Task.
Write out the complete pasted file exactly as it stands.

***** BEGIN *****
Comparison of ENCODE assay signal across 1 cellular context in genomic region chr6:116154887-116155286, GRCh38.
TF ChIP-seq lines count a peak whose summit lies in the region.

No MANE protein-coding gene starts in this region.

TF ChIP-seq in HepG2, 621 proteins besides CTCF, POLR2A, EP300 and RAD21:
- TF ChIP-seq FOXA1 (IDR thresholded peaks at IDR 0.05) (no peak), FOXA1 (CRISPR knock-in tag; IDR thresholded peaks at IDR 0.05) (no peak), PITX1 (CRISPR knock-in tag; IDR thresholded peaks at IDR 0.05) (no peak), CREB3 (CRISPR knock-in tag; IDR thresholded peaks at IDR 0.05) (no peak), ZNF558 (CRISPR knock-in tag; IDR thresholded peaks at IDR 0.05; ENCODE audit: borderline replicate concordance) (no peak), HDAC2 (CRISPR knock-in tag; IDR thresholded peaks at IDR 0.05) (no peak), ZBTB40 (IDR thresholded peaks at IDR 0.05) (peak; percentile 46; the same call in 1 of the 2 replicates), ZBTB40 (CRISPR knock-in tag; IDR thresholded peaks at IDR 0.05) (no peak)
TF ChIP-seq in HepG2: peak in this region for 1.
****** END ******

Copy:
Comparison of ENCODE assay signal across 1 cellular context in genomic region chr6:116154887-116155286, GRCh38.
TF ChIP-seq lines count a peak whose summit lies in the region.

No MANE protein-coding gene starts in this region.

TF ChIP-seq in HepG2, 621 proteins besides CTCF, POLR2A, EP300 and RAD21:
- TF ChIP-seq FOXA1 (IDR thresholded peaks at IDR 0.05) (no peak), FOXA1 (CRISPR knock-in tag; IDR thresholded peaks at IDR 0.05) (no peak), PITX1 (CRISPR knock-in tag; IDR thresholded peaks at IDR 0.05) (no peak), CREB3 (CRISPR knock-in tag; IDR thresholded peaks at IDR 0.05) (no peak), ZNF558 (CRISPR knock-in tag; IDR thresholded peaks at IDR 0.05; ENCODE audit: borderline replicate concordance) (no peak), HDAC2 (CRISPR knock-in tag; IDR thresholded peaks at IDR 0.05) (no peak), ZBTB40 (IDR thresholded peaks at IDR 0.05) (peak; percentile 46; the same call in 1 of the 2 replicates), ZBTB40 (CRISPR knock-in tag; IDR thresholded peaks at IDR 0.05) (no peak)
TF ChIP-seq in HepG2: peak in this region for 1.